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Informing and promoting the Resolution

10 October 2005

I read Ancil’s and  posting with great interest, and Visaka’s and Mu’s as well. They all are concerned about informing, raise awareness and promoting the Resolution.  Over my long experience as communicator working in international development and women issues, I have noticed how often the value of communication is depreciated, since it is understood just as a dissemination.  If we want to ensure that this Resolution is fully in the agenda, we need more than dissemination.  Be aware about the existence of this Resolution is good, and be informed on how it works is better. But it is not enough.  We need to develop communication processes aimed to turn information into action. We need to develop communication processes aimed to empower women to push for this Resolution implementation.  We need to develop communication processes aimed to engaged policy-makers to work towards its implementation.

Further more the communication processes must reach not only governments, but also other stakeholders, such as grassroots of women, NGOs working in gender and women issues, policy-makers, academics and researchers.  We need a communication process aimed to facilitate synergies towards this resolution.

Angela Castellanos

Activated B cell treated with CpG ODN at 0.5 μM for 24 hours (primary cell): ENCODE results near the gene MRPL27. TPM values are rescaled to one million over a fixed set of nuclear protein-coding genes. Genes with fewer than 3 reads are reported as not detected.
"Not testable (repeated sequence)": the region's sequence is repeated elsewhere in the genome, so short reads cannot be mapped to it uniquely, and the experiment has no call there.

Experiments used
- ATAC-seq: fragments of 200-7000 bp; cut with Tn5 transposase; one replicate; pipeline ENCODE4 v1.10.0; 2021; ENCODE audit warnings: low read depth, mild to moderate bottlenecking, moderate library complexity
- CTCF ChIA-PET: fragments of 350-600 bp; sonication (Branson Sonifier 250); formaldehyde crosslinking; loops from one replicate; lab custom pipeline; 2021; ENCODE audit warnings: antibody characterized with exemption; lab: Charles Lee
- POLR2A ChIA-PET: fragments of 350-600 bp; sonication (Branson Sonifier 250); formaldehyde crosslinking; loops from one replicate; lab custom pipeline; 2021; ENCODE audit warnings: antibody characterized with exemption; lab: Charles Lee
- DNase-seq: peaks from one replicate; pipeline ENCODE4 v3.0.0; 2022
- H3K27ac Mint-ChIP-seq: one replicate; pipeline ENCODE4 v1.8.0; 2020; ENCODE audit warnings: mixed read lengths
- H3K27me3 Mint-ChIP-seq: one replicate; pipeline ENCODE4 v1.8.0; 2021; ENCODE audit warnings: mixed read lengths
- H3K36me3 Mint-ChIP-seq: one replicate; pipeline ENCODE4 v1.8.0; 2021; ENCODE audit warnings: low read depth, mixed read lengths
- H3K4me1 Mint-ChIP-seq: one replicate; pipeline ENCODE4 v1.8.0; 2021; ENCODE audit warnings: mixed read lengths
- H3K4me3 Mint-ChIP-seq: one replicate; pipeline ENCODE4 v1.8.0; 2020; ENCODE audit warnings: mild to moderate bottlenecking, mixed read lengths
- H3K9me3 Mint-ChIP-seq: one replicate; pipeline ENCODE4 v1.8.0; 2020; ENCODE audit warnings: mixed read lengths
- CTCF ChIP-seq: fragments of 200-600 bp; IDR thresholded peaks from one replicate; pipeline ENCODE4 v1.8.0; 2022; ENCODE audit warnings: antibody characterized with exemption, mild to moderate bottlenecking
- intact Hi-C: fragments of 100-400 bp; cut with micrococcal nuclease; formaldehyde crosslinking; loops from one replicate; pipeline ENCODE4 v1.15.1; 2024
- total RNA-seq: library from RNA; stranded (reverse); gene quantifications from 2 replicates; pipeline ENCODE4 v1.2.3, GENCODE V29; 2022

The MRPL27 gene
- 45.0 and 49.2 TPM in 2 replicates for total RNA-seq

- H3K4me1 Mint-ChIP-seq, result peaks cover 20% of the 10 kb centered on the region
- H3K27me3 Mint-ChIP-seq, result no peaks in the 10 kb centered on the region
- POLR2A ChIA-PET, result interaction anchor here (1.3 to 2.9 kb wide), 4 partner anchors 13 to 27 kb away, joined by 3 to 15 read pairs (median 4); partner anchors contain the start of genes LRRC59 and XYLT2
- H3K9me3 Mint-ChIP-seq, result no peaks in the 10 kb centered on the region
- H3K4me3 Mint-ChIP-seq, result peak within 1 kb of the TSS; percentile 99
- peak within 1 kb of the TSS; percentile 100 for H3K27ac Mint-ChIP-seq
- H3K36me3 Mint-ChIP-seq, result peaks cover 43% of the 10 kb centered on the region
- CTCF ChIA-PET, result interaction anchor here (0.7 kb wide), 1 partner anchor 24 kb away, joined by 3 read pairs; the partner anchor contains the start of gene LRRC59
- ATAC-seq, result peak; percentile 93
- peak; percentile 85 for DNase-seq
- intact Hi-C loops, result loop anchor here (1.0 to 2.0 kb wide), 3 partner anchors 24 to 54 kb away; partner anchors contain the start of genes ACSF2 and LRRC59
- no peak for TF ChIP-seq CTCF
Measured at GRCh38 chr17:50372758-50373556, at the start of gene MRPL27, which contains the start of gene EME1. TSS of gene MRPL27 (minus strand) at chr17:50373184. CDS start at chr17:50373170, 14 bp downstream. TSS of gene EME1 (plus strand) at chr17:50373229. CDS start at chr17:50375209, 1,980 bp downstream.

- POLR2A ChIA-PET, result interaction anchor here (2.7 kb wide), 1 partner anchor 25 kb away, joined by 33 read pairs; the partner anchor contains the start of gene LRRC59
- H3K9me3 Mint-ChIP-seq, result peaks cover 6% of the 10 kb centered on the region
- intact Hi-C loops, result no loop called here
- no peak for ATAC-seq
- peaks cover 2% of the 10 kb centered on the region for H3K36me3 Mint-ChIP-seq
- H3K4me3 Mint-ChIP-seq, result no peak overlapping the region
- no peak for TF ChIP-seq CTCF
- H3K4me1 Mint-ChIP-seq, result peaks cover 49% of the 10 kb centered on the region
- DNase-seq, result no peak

Stop the secrecy: Publish the NHS COVID data deals


To: Matt Hancock, Secretary of State for Health and Social Care

We’re calling on you to immediately release details of the secret NHS data deals struck with private companies, to deliver the NHS COVID-19 datastore.

We, the public, deserve to know exactly how our personal information has been traded in this ‘unprecedented’ deal with US tech giants like Google, and firms linked to Donald Trump (Palantir) and Vote Leave (Faculty AI).

The COVID-19 datastore will hold private, personal information about every single one of us who relies on the NHS. We don’t want our personal data falling into the wrong hands.

And we don’t want private companies – many with poor reputations for protecting privacy – using it for their own commercial purposes, or to undermine the NHS.

The datastore could be an important tool in tackling the pandemic. But for it to be a success, the public has to be able to trust it.

Today, we urgently call on you to publish all the data-sharing agreements, data-impact assessments, and details of how the private companies stand to profit from their involvement.

The NHS is a precious public institution. Any involvement from private companies should be open to public scrutiny and debate. We need more transparency during this pandemic – not less.


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